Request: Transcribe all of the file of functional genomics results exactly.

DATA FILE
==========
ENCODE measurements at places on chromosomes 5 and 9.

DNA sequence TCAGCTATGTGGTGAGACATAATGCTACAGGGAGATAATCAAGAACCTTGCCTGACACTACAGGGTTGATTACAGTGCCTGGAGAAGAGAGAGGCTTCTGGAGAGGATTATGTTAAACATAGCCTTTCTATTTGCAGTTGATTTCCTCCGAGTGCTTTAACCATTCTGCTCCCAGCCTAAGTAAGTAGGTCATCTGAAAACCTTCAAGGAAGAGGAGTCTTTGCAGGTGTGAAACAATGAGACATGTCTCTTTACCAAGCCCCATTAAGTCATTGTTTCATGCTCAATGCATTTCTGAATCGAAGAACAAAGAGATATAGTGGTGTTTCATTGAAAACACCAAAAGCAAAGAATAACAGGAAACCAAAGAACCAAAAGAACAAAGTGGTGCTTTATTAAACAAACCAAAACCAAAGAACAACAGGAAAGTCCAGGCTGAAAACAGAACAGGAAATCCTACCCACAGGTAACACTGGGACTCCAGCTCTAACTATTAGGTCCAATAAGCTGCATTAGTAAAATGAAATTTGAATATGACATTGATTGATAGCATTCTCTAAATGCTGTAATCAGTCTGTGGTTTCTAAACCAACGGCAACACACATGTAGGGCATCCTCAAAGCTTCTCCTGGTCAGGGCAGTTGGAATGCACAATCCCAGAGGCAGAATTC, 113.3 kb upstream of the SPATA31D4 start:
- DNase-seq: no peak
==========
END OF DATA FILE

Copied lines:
ENCODE measurements at places on chromosomes 5 and 9.

DNA sequence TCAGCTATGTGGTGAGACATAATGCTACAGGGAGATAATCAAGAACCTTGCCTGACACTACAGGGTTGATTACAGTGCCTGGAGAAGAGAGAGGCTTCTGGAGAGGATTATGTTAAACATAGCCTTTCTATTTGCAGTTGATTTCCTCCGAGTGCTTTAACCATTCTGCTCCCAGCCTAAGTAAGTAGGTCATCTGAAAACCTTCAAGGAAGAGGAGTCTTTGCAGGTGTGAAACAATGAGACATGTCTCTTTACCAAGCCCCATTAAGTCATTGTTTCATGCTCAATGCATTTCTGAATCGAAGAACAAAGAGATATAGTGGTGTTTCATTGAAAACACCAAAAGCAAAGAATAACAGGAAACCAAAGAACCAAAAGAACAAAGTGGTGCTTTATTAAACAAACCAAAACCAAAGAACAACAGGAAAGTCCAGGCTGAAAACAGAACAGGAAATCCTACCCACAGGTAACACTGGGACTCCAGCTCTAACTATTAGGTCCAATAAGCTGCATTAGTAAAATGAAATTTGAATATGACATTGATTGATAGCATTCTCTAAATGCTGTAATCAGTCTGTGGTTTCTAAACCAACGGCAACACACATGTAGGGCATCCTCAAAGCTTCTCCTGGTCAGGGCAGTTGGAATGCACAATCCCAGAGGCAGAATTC, 113.3 kb upstream of the SPATA31D4 start:
- DNase-seq: no peak